OULTON PARK: CSCC BY JAKE JONES
David Holroyd edged out Mark Campbell to win the Swinging Sixties outing at Oulton Park.
Polesitter Campbell streaked clear with Keiron Baillie and Malcolm Johnson behind while Holroyd had also got a brilliant getaway and was up to fourth from ninth early on.
The quartet pulled away and Campbell, aware of his Anglesey success penalty, stretched his lead. But the Triumph driver went through the pits before the window midway through, explaining post-race that he had jumped the start and thought he had a stop-go penalty. Following the stops Johnson emerged in the lead with Holroyd and an eager Campbell now in hot pursuit, the latter getting past Baillie when the Lotus 7 spun at Cascades.
Campbell then impressively grabbed second from Holroyd around the outside of Cascades late on, which became the lead in the closing stages when Johnson spun at Britten’s and dropped to third. The Triumph weathered pressure from Holroyd’s Lotus Elan to win but the 10-second penalty for the jumped start demoted him to second, handing the win to the deserving Holroyd.
Tom Mensley scored a dominant win in Tin Tops, taking advantage of success penalties for polesitter Russell Hird and pre-race favourites Nigel Ainge and Danny Cassar. Mensley was in second by the time of the early safety car courtesy of an off for Glen Copeland. After the stops and penalties for his rivals, the Clio driver was able to take the win comfortably. Hird eventually slipped to fifth while third became second for the Ainge/ Cassar Honda Integra after a penalty for overtaking under the safety car was applied to William Hardy.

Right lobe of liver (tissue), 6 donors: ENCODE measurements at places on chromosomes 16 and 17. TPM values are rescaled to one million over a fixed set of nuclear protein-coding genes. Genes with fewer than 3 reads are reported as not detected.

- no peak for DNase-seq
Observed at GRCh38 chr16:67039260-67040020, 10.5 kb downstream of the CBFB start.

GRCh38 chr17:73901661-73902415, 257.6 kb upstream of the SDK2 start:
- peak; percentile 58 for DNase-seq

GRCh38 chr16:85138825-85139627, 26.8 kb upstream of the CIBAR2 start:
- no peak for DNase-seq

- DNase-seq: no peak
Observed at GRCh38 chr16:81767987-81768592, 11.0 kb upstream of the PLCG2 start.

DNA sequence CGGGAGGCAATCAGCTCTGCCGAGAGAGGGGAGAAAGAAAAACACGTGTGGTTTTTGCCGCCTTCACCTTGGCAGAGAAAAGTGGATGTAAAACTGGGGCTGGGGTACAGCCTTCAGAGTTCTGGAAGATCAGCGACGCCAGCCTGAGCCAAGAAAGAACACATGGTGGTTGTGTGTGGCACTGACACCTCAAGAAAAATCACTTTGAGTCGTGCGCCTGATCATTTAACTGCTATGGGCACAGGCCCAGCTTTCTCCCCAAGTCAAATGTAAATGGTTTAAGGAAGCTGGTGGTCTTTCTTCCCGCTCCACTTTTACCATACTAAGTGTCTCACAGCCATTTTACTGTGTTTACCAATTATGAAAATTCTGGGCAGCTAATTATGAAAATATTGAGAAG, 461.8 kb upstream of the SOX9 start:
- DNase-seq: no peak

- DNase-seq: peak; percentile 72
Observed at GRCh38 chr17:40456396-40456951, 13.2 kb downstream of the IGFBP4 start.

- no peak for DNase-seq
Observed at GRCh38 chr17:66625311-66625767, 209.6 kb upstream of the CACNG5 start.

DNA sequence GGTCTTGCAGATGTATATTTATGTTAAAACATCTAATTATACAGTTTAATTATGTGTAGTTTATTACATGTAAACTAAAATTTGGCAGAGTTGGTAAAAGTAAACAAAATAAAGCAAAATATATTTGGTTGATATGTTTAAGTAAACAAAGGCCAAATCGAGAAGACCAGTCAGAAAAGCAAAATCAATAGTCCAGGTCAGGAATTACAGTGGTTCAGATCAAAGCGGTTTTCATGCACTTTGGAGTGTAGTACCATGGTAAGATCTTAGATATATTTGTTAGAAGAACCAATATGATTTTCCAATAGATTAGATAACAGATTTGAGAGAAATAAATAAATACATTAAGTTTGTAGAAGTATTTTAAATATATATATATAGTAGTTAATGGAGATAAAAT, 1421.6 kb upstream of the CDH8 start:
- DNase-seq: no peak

Chris Southcott won the first Modsports encounter in a safety car-affected race. He took the lead from Ian Stapleton at the start but a loose wheel on the CRX of Thomas Carey hit Tony Ellis putting both out on the spot. By the time the clean up was finished there was time only for one lap with Southcott holding off Paul Sibley. Sibley made amends in race two, winning from pole position but Steven Moss’s brilliant defensive driving stole the show. In third, he held off Southcott until his retirement, while the MG driver was demoted to fourth post race after exceeding track limits a little too often.
Jonathan Mitchell won the Magnificent Sevens race after the safety car cruelly denied Gary Bate. The latter had pulled out a commanding lead before Fraser Greenshields and Lewis Tootell got together at the Shell Oils hairpin. Bate pitted under the safety car, was held in the pitlane and finished a lap down in eighth. Mitchell and Caterham veteran Peter Ratcliff diced until the late stages when the former pulled away, the latter finishing second on his birthday, and lastever Caterham race.
Bate was not to be denied in the Open Series though, winning ahead of Mitchell in an intense encounter. Bate lost out to his rival at the start and could not retake the lead despite a wave of attacks before the pitstops. But, following the mandatory stops and devoid of any success penalties, he emerged in front and held off Mitchell until the chequered flag.
Roger Lavender and Jonathan Tandy secured victory in the New Millennium & Modern Classics. Polesitter and favourite Nicholas Olson started badly and eventually retired. After the stops and success penalties, Tandy weathered late pressure from Piers Reid to secure the win from seventh on the grid.
Campbell second in sixties